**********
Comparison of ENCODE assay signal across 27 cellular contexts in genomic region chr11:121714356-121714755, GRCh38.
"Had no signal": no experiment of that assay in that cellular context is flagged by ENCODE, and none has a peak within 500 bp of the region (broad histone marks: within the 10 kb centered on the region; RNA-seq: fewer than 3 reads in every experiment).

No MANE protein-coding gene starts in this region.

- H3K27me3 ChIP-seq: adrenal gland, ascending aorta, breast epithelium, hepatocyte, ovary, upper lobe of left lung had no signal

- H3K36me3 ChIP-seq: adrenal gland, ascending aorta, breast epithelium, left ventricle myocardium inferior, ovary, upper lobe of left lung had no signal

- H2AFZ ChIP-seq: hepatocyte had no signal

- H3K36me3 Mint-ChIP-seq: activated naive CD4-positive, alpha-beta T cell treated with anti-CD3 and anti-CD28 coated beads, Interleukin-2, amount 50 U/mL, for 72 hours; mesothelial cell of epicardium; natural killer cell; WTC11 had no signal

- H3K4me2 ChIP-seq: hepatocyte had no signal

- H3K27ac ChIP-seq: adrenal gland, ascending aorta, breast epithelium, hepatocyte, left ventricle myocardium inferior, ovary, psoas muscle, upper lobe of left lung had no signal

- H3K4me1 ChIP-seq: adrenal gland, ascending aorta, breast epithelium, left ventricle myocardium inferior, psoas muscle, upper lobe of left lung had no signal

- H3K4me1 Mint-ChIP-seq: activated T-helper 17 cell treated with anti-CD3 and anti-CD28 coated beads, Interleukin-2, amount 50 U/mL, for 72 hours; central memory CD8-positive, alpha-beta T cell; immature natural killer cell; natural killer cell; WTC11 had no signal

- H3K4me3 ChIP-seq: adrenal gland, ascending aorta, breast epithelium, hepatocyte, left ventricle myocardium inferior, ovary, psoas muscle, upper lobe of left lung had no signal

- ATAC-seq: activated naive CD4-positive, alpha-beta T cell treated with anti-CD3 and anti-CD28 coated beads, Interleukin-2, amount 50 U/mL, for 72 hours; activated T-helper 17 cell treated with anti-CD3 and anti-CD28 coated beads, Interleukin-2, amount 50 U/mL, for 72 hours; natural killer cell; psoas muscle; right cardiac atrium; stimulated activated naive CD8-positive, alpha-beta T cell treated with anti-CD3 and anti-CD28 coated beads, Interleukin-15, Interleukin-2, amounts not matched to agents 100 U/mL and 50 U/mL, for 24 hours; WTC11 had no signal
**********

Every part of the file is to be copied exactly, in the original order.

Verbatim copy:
Comparison of ENCODE assay signal across 27 cellular contexts in genomic region chr11:121714356-121714755, GRCh38.
"Had no signal": no experiment of that assay in that cellular context is flagged by ENCODE, and none has a peak within 500 bp of the region (broad histone marks: within the 10 kb centered on the region; RNA-seq: fewer than 3 reads in every experiment).

No MANE protein-coding gene starts in this region.

- H3K27me3 ChIP-seq: adrenal gland, ascending aorta, breast epithelium, hepatocyte, ovary, upper lobe of left lung had no signal

- H3K36me3 ChIP-seq: adrenal gland, ascending aorta, breast epithelium, left ventricle myocardium inferior, ovary, upper lobe of left lung had no signal

- H2AFZ ChIP-seq: hepatocyte had no signal

- H3K36me3 Mint-ChIP-seq: activated naive CD4-positive, alpha-beta T cell treated with anti-CD3 and anti-CD28 coated beads, Interleukin-2, amount 50 U/mL, for 72 hours; mesothelial cell of epicardium; natural killer cell; WTC11 had no signal

- H3K4me2 ChIP-seq: hepatocyte had no signal

- H3K27ac ChIP-seq: adrenal gland, ascending aorta, breast epithelium, hepatocyte, left ventricle myocardium inferior, ovary, psoas muscle, upper lobe of left lung had no signal

- H3K4me1 ChIP-seq: adrenal gland, ascending aorta, breast epithelium, left ventricle myocardium inferior, psoas muscle, upper lobe of left lung had no signal

- H3K4me1 Mint-ChIP-seq: activated T-helper 17 cell treated with anti-CD3 and anti-CD28 coated beads, Interleukin-2, amount 50 U/mL, for 72 hours; central memory CD8-positive, alpha-beta T cell; immature natural killer cell; natural killer cell; WTC11 had no signal

- H3K4me3 ChIP-seq: adrenal gland, ascending aorta, breast epithelium, hepatocyte, left ventricle myocardium inferior, ovary, psoas muscle, upper lobe of left lung had no signal

- ATAC-seq: activated naive CD4-positive, alpha-beta T cell treated with anti-CD3 and anti-CD28 coated beads, Interleukin-2, amount 50 U/mL, for 72 hours; activated T-helper 17 cell treated with anti-CD3 and anti-CD28 coated beads, Interleukin-2, amount 50 U/mL, for 72 hours; natural killer cell; psoas muscle; right cardiac atrium; stimulated activated naive CD8-positive, alpha-beta T cell treated with anti-CD3 and anti-CD28 coated beads, Interleukin-15, Interleukin-2, amounts not matched to agents 100 U/mL and 50 U/mL, for 24 hours; WTC11 had no signal